Never Records New Orleans

Records on display and available for listening at Never Records New Orleans.

When I was a teenager, “seeing the world” was an excuse for going to record stores. My first unsupervised urban experiences were unsanctioned drives from Poland Spring, Maine to a few Boston shops I chose from a diner’s phone book. As a high-school junior, I visited a college campus 800 miles from home because I heard they had a great record store. They did, and I graduated four years later. While attending said college, I studied abroad in London. Guess why.

Behavior like this is ultimately not that unique, and record-store geekdom has become something of a trope, albeit a fading one as music marches inexorably toward intangibility. Staying up late with friends and listening to digital files not only drains the romance from the social listening experience, it just doesn’t sound as good as listening to records. Challenging some of these structural issues with the contemporary moment in music is one part of artist Ted Riederer’s mission with Never Records, a recurring project he has called a “record store within an art exhibition within a retail space” and a “love letter” to record stores. This New Orleans manifestation is Never Records’ fifth, the second time the project has appeared in the US. New Orleans has several excellent record storesâ¯most notably Domino Sound and Euclid Records; Never Records is not their competition. Really, it isn’t a record shop at all, more a simulacrum of one.

To wit: a promotional poster for Mariah Carey’s 2009 record Memoirs of an Imperfect Angel hanging on the wall initially seems to be just that…except the text reads WES MONTGOMERY: FULL HOUSE, the seminal jazz guitarist’s 1962 album. And while there are dozens of records in bins, one cluster of them is actually a poem composed by Riederer from the text allowed to show through mostly blacked-out album covers; many of the rest are records cut by New Orleans musicians (and non-musicians) on site. That’s where they’ll remain until Riederer packs up the installation in early Novemberâ¯none of the records filling his bins are to be sold.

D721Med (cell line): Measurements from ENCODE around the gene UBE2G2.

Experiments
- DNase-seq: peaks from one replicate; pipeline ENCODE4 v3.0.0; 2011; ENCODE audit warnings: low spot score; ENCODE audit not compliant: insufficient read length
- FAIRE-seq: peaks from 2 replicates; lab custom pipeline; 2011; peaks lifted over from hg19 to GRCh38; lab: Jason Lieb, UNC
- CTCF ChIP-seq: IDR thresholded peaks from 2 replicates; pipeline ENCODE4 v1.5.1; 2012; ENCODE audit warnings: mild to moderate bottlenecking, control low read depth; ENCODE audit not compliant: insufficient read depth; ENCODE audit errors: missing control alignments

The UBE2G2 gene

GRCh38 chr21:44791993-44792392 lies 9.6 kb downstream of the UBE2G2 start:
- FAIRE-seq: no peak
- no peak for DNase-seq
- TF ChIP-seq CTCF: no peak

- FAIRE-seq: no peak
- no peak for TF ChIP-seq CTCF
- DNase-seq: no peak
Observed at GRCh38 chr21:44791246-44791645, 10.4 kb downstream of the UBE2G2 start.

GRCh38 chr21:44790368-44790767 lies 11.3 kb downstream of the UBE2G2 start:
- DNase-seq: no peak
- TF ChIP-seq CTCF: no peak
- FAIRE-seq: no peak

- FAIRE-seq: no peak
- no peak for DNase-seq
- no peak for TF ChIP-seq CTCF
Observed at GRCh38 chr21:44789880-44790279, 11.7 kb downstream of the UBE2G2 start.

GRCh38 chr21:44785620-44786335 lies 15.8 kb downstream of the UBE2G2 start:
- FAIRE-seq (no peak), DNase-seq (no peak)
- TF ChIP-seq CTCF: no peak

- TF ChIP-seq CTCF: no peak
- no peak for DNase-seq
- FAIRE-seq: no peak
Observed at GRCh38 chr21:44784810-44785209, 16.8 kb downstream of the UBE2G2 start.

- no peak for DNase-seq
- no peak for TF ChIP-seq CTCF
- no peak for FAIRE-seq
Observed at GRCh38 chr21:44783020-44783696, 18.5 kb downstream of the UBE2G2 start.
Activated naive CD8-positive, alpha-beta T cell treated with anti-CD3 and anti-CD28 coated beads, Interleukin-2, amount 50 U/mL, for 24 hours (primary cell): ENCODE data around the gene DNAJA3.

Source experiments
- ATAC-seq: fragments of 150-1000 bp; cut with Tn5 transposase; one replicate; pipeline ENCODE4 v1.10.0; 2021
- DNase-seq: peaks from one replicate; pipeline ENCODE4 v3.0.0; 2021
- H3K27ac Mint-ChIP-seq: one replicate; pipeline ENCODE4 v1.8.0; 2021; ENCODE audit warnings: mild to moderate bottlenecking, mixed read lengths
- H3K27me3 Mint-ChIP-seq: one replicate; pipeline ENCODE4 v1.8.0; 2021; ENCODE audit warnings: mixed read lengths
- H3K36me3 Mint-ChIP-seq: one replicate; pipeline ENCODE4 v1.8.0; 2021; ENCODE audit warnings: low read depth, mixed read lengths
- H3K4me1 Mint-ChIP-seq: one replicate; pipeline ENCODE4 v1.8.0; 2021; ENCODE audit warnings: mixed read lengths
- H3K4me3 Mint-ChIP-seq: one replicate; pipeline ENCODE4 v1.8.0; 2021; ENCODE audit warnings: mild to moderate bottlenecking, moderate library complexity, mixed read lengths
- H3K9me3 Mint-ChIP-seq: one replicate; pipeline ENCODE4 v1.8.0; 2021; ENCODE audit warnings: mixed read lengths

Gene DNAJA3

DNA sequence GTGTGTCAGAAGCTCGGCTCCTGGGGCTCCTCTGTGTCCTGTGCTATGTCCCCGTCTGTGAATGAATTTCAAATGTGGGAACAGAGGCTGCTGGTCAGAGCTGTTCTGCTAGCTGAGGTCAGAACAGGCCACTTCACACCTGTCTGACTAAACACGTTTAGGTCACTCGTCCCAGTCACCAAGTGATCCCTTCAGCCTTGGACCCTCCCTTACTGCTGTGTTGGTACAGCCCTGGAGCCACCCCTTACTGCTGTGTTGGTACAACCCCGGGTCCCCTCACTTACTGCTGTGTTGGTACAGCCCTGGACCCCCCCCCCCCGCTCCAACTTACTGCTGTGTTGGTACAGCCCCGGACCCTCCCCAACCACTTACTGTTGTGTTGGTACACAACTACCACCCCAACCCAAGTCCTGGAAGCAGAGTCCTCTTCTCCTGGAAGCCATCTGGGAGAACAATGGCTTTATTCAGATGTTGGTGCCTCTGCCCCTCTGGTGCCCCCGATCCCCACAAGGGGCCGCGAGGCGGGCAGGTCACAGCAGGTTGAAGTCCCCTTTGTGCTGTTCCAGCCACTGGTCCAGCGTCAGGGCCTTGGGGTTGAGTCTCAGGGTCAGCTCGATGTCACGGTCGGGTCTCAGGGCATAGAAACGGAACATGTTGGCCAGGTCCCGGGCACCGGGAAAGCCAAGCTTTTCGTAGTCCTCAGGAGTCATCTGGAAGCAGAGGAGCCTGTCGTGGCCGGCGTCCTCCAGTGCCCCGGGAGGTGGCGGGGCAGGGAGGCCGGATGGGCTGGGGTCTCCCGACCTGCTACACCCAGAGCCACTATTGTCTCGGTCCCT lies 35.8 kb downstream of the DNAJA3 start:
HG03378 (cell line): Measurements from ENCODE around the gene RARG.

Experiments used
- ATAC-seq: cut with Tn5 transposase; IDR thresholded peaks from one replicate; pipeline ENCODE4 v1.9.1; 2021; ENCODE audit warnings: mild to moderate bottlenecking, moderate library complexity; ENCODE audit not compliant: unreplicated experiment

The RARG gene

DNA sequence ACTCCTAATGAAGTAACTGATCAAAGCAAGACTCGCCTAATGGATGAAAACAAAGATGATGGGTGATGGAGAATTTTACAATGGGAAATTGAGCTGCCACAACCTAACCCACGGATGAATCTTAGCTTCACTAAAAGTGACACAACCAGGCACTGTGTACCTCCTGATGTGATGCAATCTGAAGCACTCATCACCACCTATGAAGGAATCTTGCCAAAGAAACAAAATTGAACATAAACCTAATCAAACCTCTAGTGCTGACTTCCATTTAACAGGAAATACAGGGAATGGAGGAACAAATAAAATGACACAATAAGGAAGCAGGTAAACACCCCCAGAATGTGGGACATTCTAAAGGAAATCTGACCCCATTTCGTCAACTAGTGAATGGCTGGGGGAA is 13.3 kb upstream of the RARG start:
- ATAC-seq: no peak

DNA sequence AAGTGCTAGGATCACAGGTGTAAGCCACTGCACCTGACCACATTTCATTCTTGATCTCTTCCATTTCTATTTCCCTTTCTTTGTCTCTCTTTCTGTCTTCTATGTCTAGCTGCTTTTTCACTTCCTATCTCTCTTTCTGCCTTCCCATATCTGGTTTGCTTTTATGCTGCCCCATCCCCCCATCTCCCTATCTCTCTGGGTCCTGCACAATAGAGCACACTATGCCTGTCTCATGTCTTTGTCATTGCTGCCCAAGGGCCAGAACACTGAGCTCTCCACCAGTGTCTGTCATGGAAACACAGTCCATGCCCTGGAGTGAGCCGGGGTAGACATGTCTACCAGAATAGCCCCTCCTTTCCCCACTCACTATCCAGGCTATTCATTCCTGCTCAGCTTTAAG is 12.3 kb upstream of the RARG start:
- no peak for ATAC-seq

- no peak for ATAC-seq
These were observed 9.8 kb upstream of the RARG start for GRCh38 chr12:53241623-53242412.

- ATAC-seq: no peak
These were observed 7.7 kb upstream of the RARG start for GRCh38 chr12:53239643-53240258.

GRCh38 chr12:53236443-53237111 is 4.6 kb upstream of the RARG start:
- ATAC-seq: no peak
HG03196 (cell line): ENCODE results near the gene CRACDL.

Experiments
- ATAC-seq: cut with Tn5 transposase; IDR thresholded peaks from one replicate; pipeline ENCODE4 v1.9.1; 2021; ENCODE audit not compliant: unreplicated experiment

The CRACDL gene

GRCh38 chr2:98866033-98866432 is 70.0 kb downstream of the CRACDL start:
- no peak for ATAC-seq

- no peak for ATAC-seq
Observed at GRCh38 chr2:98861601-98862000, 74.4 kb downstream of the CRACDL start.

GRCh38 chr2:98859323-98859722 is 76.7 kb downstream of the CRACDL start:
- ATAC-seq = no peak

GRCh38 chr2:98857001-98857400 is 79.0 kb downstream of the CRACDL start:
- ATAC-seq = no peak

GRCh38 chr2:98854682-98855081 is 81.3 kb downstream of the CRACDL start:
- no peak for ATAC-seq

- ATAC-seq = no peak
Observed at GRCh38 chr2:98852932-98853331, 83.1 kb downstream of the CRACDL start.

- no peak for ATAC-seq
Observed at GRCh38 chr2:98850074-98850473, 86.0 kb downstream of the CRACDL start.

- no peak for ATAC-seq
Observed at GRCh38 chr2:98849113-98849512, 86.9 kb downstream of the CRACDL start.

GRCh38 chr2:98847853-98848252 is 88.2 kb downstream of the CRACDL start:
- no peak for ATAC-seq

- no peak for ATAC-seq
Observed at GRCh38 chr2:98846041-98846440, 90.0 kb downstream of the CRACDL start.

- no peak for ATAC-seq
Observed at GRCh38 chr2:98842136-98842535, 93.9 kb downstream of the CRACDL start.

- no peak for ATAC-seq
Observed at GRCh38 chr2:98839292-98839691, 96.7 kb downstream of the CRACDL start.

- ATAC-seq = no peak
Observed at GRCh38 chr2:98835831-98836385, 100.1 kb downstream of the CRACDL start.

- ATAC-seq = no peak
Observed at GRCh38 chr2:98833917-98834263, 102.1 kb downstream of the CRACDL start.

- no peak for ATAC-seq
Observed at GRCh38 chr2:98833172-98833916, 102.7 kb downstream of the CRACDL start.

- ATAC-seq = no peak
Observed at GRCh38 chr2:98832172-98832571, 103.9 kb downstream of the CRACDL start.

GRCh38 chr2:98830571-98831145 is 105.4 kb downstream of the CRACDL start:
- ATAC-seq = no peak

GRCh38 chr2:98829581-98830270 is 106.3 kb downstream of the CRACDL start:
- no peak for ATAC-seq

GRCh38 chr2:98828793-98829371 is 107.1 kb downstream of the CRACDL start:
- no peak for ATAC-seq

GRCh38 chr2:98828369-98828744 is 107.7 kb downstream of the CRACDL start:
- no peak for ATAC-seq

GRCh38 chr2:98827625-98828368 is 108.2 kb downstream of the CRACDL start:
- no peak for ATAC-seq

Another mission of Riederer’s project is to encourage social interaction within the temporary warehouse space Never Records will inhabit until November 4. Relational work like this always stands on tricky terrain, especially in a city famous for its social agility. At its worst, the practice of constructing social situations as art can come off as paternalistic or elitist, especially when a visiting artist overlooks or undermines the contexts that define a locality’s sense of specificity. To this end, the centerpiece of the space is a performance area, abutted by Riederer’s makeshift recording studio. After booking a slot, Riederer works with a local band or individual to record a track directly onto one side of a 12” record. These are then packaged into record jackets hand-screened by Riederer, which the band then embellishes by hand. Like the records cut when Never Records was in London, Liverpool, or Derry, the New Orleans ones will be available for listening wherever the project appears again. If the interactive quotient of relational art is usually contingent on participants informing or influencing an artist’s basic structure, in this case Riederer fully relents the author role, enabling people to transcend a secondary role as participant and become the artist themselves. Riederer, the laborer-producer, in effect becomes an assistant; the codes premeditating art experience are flipped. The gift-economy aspect of Never Records isn’t denoted just by time; the artist also receives one of the two handsome clear vinyl 12”s Riederer cuts from a three-hour session.

While visiting the space on a few different occasions, I observed Riederer working on a rollicking Cajun number, and then a beautifully psychedelic track built around a moody loop. On a turntable in the lounge area, I listened to spacey experimental music (Rob Cambre); a pleasantly fuzzed-out song about chasing a girl across the country (Terrible Summer); the “pure evil sounds of skateboarding” (SF & CW, skaters who stumbled upon the space late at night and whose recording session ended when one fell into the microphone); and a laconic oral history of the St. Claude collective The Front spoken by some of its members. On a blog, Riederer has posted audio from several sessions, like bounce superstar Katey Red’s almost a capella rap and Dummy Dumpster’s impressively weird spazz-rock.

In discussing Never Records, Riederer has spoken about the diminishment of “real community” in music. With its tightly-knit bounce, jazz, rap, and rock scenes, New Orleans wouldn’t seem to suffer from that problem in abundance, but I think I understand his point. The digital revolution is not all bad: music has become much cheaper to record and is more accessible than ever. But it has also changed the acts of listening and recording from their once-inherent collaborative, social nature. At its root, Never Records is cartographic in scope: it is Riederer’s ticket to see and hear the world, building his own sonic archive and allowing cities to speak for themselves.

Installation view of Ted Riederer's Never Records New Orleans.

Editor's Note

Never Records’ closing party is Saturday, November 3, 6 pm, at 841 Carondolet Street. Several bands will play, selected by former Prospect curator Dan Cameron.